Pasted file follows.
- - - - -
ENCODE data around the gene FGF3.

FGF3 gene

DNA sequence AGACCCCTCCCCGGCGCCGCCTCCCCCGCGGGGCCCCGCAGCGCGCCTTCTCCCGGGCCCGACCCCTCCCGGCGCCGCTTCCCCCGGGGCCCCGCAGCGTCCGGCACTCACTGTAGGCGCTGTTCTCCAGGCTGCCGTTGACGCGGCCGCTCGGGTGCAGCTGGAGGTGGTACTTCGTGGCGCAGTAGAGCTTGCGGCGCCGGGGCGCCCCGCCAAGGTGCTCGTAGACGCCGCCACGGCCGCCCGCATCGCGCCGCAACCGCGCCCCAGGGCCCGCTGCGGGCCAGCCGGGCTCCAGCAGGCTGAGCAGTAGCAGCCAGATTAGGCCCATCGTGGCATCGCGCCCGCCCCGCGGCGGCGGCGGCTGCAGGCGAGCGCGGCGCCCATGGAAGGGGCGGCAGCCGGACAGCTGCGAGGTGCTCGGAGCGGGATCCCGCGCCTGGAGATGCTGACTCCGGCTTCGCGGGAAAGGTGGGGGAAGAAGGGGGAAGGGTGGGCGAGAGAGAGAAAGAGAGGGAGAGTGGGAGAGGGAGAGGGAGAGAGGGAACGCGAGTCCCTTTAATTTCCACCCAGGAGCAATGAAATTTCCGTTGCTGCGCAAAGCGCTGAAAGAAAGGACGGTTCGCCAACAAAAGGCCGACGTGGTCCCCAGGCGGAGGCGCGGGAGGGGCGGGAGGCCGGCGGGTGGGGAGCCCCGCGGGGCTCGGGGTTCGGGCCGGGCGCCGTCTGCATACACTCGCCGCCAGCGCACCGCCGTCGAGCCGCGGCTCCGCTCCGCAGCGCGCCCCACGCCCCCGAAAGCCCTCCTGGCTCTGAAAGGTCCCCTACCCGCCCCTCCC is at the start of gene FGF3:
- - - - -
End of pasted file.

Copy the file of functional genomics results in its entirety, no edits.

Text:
ENCODE data around the gene FGF3.

FGF3 gene

DNA sequence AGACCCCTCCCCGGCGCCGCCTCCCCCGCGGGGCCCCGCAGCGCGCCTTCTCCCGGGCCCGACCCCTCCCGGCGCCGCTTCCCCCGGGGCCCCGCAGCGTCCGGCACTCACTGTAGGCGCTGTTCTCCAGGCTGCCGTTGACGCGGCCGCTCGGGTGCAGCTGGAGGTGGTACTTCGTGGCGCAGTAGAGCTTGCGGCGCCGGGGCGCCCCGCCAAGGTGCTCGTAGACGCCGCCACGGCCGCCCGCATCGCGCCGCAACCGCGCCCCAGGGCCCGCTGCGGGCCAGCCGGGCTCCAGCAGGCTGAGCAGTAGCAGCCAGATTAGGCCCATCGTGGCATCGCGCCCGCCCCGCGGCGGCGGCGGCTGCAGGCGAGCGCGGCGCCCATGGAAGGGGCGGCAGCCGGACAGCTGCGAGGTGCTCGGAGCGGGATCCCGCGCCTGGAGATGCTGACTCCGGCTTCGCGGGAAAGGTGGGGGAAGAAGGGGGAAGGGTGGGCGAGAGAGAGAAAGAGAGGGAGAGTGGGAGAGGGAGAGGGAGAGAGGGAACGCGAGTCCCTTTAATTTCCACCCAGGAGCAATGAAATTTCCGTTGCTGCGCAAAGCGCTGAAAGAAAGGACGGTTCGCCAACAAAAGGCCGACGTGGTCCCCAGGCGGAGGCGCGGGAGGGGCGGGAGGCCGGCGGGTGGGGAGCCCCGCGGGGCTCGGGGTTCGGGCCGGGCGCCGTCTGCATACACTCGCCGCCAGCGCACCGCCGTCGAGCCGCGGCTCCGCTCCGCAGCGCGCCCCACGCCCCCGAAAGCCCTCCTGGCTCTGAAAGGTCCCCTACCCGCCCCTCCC is at the start of gene FGF3: